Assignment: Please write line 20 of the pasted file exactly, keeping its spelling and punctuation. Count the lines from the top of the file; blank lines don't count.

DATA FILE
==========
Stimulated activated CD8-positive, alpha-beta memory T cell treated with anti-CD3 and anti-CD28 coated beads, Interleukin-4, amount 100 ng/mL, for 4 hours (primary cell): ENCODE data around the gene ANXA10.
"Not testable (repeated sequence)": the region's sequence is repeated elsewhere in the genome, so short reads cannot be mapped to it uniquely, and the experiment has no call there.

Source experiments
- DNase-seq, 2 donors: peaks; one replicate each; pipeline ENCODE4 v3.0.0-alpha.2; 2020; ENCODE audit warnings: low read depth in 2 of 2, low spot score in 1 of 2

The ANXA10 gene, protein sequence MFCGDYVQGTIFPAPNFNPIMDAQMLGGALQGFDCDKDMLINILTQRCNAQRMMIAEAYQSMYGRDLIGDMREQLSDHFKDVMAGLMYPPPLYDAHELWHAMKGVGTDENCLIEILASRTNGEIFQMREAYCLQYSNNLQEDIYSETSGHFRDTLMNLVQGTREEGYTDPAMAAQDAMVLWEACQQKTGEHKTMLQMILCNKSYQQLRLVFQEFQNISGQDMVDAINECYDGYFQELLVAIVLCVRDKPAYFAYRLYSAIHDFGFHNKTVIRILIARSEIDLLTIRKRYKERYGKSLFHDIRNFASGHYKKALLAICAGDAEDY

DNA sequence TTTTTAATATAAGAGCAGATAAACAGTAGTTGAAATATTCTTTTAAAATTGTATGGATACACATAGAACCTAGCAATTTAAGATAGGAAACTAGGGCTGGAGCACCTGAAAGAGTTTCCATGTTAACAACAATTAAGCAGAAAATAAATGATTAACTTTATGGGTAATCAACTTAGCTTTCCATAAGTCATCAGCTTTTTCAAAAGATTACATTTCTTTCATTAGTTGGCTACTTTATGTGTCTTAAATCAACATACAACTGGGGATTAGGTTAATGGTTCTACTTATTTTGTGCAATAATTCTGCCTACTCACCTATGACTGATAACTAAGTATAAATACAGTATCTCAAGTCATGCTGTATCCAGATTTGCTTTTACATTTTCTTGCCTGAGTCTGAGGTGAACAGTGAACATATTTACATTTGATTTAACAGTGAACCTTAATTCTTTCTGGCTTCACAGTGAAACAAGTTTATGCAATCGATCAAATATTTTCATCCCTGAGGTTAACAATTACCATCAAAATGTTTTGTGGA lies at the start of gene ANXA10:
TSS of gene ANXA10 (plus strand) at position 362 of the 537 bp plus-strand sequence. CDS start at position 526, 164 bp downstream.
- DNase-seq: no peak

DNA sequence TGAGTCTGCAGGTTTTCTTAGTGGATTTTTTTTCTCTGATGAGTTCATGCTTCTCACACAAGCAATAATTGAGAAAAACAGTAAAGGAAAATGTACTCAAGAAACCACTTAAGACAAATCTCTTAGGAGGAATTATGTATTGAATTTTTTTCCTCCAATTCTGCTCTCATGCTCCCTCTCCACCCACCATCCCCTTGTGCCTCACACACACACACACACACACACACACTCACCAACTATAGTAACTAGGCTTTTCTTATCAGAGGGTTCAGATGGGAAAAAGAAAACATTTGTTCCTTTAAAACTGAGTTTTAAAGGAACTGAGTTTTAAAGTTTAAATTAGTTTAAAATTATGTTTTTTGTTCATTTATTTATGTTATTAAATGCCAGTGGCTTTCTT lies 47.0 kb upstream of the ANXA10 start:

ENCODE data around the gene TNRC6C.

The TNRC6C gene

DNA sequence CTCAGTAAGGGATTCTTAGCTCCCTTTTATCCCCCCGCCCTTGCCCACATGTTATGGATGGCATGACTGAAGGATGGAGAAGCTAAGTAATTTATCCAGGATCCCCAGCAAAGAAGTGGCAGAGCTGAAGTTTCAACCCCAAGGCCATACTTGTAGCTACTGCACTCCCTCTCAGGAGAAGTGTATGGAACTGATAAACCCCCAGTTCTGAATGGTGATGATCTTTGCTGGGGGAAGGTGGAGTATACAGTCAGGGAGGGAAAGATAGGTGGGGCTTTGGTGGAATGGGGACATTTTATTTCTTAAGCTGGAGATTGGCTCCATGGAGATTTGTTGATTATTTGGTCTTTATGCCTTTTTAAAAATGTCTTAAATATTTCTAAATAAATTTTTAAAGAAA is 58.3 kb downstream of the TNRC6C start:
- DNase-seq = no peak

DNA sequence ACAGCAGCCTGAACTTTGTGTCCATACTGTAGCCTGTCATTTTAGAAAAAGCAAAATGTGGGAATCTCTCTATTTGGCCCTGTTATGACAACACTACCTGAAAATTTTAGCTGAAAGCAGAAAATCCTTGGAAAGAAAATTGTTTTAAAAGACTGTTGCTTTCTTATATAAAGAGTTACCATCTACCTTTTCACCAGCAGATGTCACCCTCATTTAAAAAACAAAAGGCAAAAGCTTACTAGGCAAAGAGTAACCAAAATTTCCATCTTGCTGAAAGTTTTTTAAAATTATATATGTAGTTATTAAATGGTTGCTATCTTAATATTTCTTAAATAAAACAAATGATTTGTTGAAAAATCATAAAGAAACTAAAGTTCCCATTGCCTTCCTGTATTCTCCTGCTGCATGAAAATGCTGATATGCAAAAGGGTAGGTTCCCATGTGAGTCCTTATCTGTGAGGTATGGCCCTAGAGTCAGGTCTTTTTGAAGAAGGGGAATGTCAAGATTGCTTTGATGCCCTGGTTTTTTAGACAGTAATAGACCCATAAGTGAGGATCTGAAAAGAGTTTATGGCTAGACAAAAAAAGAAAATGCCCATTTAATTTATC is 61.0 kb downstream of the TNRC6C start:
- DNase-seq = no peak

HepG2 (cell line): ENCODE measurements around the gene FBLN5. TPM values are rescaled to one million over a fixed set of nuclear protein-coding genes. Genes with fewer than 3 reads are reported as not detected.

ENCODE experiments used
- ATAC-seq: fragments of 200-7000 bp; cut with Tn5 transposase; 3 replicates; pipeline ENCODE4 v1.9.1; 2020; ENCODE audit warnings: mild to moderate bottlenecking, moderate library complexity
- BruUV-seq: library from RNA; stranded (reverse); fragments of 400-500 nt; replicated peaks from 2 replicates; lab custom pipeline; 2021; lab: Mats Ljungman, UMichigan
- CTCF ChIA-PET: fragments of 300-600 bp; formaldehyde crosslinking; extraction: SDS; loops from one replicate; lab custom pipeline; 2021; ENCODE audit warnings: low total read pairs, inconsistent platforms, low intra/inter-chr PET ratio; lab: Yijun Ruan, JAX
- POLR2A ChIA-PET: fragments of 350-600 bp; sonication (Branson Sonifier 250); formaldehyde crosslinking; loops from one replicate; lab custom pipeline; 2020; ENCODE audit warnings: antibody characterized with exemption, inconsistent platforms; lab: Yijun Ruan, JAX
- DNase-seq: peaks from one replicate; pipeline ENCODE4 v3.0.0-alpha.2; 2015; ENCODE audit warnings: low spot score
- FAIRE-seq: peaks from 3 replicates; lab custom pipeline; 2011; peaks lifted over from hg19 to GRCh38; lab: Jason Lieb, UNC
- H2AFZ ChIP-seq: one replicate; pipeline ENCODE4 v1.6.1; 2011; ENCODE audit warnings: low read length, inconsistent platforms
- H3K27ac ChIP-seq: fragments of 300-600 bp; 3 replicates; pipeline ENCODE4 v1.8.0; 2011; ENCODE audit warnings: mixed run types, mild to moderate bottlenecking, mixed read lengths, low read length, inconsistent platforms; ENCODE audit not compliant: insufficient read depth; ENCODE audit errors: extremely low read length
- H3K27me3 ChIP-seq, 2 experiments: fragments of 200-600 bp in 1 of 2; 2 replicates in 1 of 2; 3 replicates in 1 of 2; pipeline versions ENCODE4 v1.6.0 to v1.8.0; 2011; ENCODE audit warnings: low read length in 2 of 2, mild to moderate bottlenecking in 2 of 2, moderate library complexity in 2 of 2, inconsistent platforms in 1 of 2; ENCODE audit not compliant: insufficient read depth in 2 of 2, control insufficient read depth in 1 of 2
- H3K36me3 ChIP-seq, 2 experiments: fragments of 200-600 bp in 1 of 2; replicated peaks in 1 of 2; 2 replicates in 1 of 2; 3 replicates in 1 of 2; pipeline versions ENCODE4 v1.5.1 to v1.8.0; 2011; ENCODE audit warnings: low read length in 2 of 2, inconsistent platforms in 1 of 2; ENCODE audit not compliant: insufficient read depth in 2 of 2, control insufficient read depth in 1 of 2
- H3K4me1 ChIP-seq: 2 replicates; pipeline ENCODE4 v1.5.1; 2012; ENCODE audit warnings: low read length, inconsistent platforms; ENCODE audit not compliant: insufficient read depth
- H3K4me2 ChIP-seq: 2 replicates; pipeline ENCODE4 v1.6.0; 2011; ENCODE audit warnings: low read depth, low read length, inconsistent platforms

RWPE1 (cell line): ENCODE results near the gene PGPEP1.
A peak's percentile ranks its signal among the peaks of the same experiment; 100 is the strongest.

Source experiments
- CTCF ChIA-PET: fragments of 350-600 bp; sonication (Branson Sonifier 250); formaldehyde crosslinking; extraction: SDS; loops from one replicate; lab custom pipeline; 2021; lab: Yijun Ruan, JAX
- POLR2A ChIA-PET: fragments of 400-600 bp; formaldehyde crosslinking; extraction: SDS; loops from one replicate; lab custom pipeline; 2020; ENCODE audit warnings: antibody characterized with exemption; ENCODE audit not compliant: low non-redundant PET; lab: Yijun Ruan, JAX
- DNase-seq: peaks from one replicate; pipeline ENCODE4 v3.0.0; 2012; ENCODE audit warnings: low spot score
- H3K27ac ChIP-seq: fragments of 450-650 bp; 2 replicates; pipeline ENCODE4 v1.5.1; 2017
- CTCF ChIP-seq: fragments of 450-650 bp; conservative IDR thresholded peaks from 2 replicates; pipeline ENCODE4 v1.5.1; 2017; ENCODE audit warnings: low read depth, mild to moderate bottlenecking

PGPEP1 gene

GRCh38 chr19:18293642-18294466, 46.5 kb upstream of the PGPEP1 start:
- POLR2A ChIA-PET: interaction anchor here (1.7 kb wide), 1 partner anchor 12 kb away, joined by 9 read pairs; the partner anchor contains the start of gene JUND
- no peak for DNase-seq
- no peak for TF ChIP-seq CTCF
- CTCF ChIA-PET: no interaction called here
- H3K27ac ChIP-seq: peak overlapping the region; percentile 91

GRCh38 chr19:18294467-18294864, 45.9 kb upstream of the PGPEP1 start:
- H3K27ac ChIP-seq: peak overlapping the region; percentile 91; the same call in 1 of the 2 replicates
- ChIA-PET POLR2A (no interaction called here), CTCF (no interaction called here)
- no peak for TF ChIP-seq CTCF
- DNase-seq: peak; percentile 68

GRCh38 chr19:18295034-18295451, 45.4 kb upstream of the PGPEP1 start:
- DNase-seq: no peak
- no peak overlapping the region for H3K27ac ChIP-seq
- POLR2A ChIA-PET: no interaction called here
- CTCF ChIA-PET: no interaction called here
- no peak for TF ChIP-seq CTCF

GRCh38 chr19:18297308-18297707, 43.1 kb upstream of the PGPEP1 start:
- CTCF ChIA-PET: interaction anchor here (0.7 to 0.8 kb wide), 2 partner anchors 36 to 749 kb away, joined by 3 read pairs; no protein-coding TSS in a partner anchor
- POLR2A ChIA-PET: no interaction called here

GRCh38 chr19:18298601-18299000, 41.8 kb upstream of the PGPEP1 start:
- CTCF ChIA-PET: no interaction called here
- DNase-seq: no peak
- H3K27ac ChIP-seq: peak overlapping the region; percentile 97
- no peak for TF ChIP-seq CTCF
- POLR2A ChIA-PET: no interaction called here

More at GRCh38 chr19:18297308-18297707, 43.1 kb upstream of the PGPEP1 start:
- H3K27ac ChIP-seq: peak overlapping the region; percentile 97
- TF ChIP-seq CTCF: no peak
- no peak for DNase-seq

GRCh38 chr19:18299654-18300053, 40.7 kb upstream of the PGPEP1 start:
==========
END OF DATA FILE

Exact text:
- CTCF ChIA-PET: fragments of 300-600 bp; formaldehyde crosslinking; extraction: SDS; loops from one replicate; lab custom pipeline; 2021; ENCODE audit warnings: low total read pairs, inconsistent platforms, low intra/inter-chr PET ratio; lab: Yijun Ruan, JAX